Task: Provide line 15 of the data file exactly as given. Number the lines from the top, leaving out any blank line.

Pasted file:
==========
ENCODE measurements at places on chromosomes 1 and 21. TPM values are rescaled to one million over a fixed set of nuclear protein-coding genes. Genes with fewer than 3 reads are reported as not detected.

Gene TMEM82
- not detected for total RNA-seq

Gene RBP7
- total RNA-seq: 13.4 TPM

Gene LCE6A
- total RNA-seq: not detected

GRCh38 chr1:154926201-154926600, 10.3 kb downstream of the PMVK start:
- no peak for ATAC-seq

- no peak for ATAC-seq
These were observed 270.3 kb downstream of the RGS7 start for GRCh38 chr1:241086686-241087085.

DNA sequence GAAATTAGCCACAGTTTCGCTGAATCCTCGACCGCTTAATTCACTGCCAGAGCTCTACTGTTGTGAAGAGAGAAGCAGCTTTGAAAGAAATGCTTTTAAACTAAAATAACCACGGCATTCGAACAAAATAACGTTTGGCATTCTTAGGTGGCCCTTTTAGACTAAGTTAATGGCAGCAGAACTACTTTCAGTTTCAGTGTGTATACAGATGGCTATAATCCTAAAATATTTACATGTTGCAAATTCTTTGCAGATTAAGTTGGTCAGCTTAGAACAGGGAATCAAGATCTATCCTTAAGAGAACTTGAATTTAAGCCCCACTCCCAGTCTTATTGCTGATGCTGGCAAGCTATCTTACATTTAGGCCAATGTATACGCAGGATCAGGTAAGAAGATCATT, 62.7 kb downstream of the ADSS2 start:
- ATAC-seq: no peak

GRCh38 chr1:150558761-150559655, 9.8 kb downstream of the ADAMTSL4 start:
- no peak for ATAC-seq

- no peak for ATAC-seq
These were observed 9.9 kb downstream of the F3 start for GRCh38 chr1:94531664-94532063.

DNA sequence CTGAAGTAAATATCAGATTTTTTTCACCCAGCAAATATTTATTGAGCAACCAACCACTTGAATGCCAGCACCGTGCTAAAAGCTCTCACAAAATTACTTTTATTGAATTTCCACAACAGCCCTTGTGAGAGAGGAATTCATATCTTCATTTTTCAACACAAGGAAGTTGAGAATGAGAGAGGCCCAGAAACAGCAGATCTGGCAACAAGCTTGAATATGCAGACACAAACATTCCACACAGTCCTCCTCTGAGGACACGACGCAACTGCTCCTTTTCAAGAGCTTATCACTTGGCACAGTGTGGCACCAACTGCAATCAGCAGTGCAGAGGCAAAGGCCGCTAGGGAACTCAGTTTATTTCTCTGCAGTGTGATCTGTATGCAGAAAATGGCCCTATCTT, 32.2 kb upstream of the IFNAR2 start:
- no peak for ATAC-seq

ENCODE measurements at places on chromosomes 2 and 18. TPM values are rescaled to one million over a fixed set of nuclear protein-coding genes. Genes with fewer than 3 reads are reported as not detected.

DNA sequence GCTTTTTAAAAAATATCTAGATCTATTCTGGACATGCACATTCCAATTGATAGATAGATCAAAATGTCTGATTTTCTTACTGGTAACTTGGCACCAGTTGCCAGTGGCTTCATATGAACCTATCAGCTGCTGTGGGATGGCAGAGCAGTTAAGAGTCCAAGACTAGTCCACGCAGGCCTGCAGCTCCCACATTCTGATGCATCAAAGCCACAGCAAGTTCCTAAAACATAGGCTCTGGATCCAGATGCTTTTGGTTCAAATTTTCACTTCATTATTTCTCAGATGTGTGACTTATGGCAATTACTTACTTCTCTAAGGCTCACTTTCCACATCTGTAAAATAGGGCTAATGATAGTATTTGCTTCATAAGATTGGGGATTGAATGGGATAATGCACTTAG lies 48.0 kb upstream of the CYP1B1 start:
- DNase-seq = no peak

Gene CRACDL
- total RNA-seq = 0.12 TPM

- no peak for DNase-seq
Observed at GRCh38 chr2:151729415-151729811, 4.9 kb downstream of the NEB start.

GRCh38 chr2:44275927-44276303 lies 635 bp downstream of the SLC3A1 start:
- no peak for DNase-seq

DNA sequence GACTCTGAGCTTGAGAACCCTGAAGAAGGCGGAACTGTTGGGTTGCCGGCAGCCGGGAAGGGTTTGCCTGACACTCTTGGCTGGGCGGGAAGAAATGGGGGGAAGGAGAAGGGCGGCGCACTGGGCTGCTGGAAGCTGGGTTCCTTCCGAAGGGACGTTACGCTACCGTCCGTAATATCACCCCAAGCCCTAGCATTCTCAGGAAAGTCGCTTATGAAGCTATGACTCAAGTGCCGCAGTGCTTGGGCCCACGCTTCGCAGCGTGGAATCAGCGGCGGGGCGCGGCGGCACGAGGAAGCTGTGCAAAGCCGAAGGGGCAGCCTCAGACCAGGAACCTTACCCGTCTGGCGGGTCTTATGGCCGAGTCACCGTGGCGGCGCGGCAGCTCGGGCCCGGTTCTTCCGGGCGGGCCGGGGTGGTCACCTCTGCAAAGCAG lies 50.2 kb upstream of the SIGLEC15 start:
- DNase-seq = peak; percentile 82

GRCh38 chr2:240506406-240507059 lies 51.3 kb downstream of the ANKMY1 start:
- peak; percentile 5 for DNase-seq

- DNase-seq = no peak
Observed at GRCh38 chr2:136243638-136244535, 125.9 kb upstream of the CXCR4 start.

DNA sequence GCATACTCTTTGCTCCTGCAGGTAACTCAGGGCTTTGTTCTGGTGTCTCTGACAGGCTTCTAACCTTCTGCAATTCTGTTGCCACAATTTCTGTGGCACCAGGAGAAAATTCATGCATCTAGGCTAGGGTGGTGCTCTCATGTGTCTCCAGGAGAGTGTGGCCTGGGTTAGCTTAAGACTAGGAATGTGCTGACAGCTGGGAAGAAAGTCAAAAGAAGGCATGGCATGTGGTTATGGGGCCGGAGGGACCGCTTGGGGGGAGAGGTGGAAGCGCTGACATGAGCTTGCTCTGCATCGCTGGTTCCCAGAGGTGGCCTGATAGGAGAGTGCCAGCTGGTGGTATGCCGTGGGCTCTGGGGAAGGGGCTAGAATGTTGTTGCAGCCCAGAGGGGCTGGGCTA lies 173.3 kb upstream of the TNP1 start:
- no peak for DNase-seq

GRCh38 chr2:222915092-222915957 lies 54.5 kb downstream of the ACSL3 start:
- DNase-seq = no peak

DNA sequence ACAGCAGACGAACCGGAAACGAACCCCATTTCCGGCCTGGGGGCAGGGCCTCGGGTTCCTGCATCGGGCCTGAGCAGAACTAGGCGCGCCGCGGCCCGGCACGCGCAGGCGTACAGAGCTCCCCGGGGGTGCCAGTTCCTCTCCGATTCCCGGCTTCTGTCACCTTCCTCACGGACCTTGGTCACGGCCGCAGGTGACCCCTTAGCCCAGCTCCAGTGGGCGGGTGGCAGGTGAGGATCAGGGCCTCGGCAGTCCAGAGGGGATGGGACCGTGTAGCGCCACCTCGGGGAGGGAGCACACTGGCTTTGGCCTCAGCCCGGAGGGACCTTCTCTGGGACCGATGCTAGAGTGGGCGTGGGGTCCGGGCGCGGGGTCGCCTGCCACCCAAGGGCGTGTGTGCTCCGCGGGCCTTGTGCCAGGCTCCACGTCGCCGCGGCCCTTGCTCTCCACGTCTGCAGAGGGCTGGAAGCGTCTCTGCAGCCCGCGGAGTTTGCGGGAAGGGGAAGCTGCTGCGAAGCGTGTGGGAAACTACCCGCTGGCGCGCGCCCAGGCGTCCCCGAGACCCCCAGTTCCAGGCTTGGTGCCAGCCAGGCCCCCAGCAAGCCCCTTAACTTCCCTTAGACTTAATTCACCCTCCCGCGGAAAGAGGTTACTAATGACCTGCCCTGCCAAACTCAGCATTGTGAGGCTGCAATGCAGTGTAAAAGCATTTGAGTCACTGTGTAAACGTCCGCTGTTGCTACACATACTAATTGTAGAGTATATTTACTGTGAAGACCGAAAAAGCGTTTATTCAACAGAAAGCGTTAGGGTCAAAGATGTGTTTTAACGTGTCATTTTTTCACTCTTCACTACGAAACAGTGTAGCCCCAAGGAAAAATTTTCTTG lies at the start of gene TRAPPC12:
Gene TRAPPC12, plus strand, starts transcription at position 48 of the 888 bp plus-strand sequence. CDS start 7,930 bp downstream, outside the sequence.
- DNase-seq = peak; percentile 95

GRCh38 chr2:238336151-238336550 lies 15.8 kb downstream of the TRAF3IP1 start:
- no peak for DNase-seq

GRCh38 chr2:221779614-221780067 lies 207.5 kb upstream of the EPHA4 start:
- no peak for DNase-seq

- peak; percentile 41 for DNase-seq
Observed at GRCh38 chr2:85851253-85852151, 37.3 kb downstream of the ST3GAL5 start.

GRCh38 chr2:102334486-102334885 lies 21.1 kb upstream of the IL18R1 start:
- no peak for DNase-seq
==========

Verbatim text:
- no peak for ATAC-seq